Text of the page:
When do you save your dough? Use common sense. For seafood, it’s fairly difficult to control what actually goes into fish, and there are no warning labels for content of chemicals such as mercury. Though seafood is allowed to carry an organic label, the government has yet to develop certification standards, so the label is useless. (The “wild” versus “farm raised” labels are another ball game). Other safe conventional foods include those with fewer threats from pests or disease, and those with thick skins that protect from pesticide residue: asparagus, onions, avocado, kiwi, mango, pineapple, cabbage, papaya, etc. For processed foods, read past the label and check out the ingredients.

What else to do? Buy a share in a community supported organic farm to counteract the “bigger, cheaper” organic food trend. In doing so you’ll conserve fuel, reduce pollution, and preserve farms as a community resource. Or build a bed and grow your own fruits and veggies…seed is cheap!


Currently, there are USDA standards for certifying cotton plants and the fibers they produce as being organic. This is because cotton seeds and oils are also important food products. But, the organic label only applies to the cotton fibers, and not to the processed cotton fabric that might be full of chemical finishes and heavy metal dyes by the time it gets cut to make your favorite “green” tee. Even when the fibers are certified organic, there may be environmental issues that still remain.

The Organic Trade Association (OTA) is currently working to expand its influence from foods and agriculture into textiles. The OTA standard is still undergoing revision and modification. The rules would be similar to those applied to food by the USDA, and would apply to all chemicals used in the manufacturing processes for all natural fibers.

Right now, there are no federal standards regulating the labeling of “green” apparel, so regulation of organic clothing falls upon nonprofit consumer organizations. So how safe is your label? It depends on how deep you are willing to look, but the organic label can essentially be as comforting as you want it to be. If you are a real purist, look for only those organic textiles that are dyed with organically grown plant dyes.

Personal Care Products

Cosmetics and beauty products are notorious for being labeled “organic” or “natural” when they actually aren’t, and they can really break the bank too. Some companies use only ingredients the USDA permits in certified organic food, and you’ll see the “USDA organic” label on those packages. But because there is less regulation in this realm, you may also see an organic label applied to products with only one organic ingredient in the whole list, while the rest are chemicals. Companies spin the labels to advertise whatever they want them to mean. With personal care products, the organic label doesn’t mean anything unless it’s USDA certified, and even then you should still pay attention. Reviewing ingredients is especially important here. True organic products do not contain preservatives, parabens, sodium lauryl (or laureth) sulfate, ethanolamines (TEA, DEA or MEA), phthalates, formaldehyde derivatives, or undisclosed “fragrance”.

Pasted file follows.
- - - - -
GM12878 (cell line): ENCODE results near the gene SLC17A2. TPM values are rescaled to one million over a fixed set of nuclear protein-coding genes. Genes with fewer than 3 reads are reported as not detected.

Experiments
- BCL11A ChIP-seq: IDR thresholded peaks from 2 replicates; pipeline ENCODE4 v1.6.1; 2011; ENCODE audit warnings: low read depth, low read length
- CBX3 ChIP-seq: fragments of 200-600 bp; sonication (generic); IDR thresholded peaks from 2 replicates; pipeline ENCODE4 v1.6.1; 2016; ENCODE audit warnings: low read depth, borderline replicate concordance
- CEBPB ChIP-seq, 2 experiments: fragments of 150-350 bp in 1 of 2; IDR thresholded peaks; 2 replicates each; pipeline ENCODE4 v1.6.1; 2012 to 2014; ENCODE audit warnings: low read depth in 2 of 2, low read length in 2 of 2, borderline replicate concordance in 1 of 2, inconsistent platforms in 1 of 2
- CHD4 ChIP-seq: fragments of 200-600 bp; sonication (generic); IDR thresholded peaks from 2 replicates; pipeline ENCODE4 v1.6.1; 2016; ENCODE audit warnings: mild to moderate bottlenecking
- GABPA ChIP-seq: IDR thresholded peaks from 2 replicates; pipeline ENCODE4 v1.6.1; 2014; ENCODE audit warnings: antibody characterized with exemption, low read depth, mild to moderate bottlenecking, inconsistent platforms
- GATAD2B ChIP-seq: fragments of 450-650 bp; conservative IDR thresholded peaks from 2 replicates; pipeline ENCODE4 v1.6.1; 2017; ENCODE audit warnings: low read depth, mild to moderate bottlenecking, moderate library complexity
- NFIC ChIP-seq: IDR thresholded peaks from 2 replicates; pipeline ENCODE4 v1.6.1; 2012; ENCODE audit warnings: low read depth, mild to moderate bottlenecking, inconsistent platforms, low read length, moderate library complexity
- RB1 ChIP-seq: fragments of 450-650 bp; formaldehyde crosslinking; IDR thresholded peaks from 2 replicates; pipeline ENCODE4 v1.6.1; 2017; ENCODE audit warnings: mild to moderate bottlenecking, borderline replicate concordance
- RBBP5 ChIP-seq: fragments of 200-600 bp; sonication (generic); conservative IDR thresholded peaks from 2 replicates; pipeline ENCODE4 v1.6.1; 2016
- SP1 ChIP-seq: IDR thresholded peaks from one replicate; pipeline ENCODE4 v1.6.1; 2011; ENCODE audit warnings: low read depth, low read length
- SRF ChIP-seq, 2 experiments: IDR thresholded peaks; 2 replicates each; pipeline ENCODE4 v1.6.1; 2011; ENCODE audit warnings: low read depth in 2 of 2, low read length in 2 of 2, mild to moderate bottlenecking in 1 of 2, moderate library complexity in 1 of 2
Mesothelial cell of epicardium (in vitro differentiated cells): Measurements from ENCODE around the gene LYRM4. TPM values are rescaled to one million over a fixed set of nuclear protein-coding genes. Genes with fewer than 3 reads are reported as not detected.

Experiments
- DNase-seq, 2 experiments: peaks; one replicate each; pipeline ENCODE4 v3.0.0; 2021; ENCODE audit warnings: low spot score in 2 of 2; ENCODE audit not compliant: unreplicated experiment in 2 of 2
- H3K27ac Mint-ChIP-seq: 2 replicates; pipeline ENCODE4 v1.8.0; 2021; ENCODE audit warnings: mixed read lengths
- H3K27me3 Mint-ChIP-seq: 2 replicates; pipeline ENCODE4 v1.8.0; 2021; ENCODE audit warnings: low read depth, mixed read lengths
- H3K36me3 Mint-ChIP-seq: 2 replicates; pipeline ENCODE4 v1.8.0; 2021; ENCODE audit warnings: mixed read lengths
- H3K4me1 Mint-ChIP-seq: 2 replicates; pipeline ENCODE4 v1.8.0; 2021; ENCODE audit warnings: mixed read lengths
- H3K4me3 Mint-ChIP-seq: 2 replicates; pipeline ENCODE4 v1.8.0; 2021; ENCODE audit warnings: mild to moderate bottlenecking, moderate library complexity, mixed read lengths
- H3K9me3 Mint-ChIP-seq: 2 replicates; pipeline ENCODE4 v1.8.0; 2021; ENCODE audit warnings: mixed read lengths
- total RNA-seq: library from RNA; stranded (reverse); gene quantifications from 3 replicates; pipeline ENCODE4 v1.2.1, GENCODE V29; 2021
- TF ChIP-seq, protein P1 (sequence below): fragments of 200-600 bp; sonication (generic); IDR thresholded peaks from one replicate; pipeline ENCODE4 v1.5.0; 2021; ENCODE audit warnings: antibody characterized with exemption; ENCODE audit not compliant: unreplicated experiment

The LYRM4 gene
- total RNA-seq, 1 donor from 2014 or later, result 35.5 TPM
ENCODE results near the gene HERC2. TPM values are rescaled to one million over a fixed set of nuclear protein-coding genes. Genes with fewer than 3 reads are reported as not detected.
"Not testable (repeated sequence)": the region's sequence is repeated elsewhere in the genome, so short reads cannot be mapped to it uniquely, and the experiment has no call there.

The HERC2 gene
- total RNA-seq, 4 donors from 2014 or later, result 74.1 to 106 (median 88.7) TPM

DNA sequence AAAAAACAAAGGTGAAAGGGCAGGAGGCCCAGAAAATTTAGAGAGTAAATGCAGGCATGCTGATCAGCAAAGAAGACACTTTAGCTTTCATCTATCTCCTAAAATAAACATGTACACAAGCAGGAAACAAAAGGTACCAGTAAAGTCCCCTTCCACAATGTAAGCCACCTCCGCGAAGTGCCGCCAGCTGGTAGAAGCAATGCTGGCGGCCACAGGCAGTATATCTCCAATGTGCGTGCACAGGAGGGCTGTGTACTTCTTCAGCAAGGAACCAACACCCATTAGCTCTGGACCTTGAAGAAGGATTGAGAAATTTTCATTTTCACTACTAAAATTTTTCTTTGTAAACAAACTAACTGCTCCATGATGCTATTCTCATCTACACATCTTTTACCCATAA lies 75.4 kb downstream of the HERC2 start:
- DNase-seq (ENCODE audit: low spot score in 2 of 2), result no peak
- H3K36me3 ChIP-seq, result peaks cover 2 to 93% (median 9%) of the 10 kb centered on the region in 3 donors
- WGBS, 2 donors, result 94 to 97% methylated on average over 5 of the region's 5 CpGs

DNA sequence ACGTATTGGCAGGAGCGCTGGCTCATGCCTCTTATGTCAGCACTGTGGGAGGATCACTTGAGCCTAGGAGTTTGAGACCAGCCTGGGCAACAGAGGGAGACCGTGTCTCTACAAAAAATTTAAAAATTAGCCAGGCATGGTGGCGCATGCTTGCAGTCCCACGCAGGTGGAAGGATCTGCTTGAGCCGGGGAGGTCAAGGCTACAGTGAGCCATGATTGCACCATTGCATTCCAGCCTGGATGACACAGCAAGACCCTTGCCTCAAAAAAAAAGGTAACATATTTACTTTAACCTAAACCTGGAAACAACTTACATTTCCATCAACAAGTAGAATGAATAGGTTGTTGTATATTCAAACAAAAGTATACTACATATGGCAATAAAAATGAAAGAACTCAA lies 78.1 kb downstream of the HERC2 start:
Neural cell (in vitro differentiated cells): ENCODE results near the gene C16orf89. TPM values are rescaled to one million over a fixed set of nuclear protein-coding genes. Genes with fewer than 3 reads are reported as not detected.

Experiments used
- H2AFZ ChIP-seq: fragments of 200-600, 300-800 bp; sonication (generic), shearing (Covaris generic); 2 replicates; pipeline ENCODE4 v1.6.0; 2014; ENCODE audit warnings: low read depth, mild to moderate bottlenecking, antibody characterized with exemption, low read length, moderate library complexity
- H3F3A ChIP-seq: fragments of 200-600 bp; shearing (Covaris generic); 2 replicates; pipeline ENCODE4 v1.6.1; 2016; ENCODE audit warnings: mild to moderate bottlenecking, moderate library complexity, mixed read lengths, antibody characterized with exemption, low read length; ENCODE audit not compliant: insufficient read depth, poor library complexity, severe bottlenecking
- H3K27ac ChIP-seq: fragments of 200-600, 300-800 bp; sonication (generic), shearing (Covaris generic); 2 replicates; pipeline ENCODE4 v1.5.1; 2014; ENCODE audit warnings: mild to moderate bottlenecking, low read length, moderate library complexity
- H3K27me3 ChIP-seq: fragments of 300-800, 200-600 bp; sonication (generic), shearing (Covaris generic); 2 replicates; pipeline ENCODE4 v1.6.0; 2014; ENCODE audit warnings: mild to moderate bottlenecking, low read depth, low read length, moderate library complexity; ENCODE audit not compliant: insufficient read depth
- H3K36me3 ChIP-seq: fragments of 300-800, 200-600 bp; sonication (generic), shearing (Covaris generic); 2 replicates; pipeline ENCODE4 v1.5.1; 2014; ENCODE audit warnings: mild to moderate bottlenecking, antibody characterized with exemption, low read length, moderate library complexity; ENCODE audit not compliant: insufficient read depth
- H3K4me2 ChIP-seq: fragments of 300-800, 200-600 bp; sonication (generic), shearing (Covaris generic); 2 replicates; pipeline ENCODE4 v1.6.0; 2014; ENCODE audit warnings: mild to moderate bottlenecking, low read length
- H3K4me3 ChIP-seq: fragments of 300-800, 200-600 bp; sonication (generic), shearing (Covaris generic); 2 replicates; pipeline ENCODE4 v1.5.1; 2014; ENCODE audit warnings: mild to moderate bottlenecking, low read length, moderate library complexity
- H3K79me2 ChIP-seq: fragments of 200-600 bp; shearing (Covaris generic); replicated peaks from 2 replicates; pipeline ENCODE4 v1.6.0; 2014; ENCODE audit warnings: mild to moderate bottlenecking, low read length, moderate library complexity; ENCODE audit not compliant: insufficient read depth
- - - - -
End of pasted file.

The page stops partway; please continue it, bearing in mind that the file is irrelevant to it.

Stay educated, do some research, and learn what to look for. Our skin readily absorbs any chemicals we apply to it, so get to know the safety of your favorite products. Many chemicals in personal care products have not yet been banned as ingredients in the U.S., where loopholes in regulations allow as much as a third of these products to contain at least one chemical linked to cancer. So read the fine print, and in the meantime…make your own!

A Note on Pet Products

It is actually legal for manufacturers to label their products as organic, even if there are no organic ingredients within them. There really aren’t any regulations that pertain specifically to pet food and other pet products, though they are in development. For your pets, as for yourself, compare ingredient lists and do the best you can. Your pet will be around longer to thank you for it if you choose high quality products.

Live the Green Life, As Much As It Makes Sense

Every day, we are presented with more options for organic foods, organic cosmetics, organic bed and bath products, organic toys, organic pet products, even organic and sustainable furniture. Know that “certified organic”, “organic” and “natural” labels are not the same thing. Be aware, and separate the truly organic products from the trendy green-washed ones. Support sustainable when you can. Figure out why buying organic is important to you, and do it as much as you can afford it. Bottom line is, some products are worth spending the extra bucks on organic, and some aren’t.